Care Nursing and Rehabilitation and Good Samaritan began their March Against Hunger Campaign on March 1. They will continue working to collect donations, food and canned goods throughout the months of March and April.

The March Against Hunger Campaign is a part of the nationally known Feinstein Challenge, a program began by the Feinstein Foundation. The foundation was established in 1991 by Alan Shawn Feinstein. It believes in the alleviation of hunger and the importance of community service in education and the values of caring compassion and brotherhood, according to www.feinsteinfoundation.org.

For over a decade, Feinstein has offered up $1 million of his own earnings to inspire Good Samaritan organizations across the county. During the months of March and April, every donation to GSM’s three hunger ministries count towards the challenge. These include The Deer Project, Food for Thought and the Food Pantry.

Any monetary donations are matched dollar for dollar and all food donations count as $1 per item or pound depending on which amount is greater.

This is one of GSM’s largest fund-raisers of the year due to the two-month time length. Included in this challenge are any fund-raisers that occur in the next two months. For example, The Empty Bowls Project from 11 a.m. to 7 p.m. on Thursday, March 28 at the Brownwood Coliseum will help with the March Against Hunger Campaign.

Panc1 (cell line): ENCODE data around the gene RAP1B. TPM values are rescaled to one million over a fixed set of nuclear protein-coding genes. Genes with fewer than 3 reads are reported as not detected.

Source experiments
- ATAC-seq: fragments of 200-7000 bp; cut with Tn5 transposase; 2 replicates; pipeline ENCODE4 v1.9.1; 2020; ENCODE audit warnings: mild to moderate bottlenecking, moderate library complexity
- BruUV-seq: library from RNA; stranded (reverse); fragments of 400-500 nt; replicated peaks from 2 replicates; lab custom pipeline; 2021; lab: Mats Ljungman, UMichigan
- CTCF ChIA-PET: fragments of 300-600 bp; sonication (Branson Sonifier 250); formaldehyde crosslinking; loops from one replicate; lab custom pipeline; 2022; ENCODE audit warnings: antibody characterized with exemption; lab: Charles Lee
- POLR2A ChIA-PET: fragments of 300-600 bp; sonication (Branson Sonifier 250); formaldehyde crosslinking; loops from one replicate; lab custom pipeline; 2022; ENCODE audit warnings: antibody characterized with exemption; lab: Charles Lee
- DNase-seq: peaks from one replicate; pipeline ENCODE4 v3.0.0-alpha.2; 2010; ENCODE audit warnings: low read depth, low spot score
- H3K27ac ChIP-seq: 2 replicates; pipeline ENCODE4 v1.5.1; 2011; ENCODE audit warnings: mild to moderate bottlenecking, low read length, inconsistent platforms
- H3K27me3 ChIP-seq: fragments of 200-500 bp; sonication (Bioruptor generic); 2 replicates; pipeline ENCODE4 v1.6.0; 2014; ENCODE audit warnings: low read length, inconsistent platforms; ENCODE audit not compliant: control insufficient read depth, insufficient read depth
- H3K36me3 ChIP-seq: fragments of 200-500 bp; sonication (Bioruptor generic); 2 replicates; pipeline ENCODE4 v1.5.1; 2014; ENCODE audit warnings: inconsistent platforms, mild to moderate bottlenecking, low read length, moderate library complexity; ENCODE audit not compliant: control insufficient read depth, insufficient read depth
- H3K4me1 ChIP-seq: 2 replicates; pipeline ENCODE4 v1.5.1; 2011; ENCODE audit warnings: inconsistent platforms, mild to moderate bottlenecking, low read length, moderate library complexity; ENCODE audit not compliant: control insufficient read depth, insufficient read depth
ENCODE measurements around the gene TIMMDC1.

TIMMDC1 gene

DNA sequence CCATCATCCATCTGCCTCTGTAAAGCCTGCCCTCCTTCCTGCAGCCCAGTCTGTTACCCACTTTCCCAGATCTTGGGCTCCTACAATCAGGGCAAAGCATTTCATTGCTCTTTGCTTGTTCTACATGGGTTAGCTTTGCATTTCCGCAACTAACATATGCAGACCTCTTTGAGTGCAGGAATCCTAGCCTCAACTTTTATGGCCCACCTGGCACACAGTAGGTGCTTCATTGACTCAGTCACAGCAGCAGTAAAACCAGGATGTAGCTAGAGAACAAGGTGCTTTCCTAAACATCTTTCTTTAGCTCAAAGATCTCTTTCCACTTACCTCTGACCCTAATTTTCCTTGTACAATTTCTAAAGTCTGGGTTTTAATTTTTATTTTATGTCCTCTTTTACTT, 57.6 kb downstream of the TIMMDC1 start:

Last year, GSM’s Feinstein goal was $140,000 and the ministry surpassed it. This year, they will set a goal of $150,000, said http://www.goodsambwd.org/feinstein_challenge.aspx. All funds generated from these programs are used to feed families and children in our local community.

GSM encourages any business, school, organization or group to set up their own drop off location for the March Against Hunger Campaign.

One of these locations is Care Nursing and Rehabilitation. Jodie Armstrong, Care’s marketing and admissions director, said they put out their basket and sign and began collecting goods. They are already on their second box.

“Its been really fun,” said Armstrong. “The Care apartment residents have been some of our biggest contributors and it gives them a real sense of purpose within helping the community.”Armstrong said many of those who come to visit family and friends at Care will bring canned goods for their loved ones to donate or to donate themselves.

The drop off at Care isn’t just for residents. Anyone can drop off donated items there. They are located at 200 County Road 616 in Early.

“Good Samaritan does such a good job helping the community,” said Armstrong, “we want to help keep them going.”

In 2012, GSM’s hunger ministries helped 4,092 families. On average, 1,020 families per month picked up groceries at GSM’s food pantry. There are 117 children enrolled in the Food for Thought program. One in five adults and one in four children in our community are at risk for food insecurity. Both statistics are higher than the national average.

If you would like to donate to GSM’s March Against Hunger, drop off points include both Care and Good Samaritan. Anyone who would like to donate, but needs their donations picked up, may contact Jodie Armstrong at (325) 642-0363.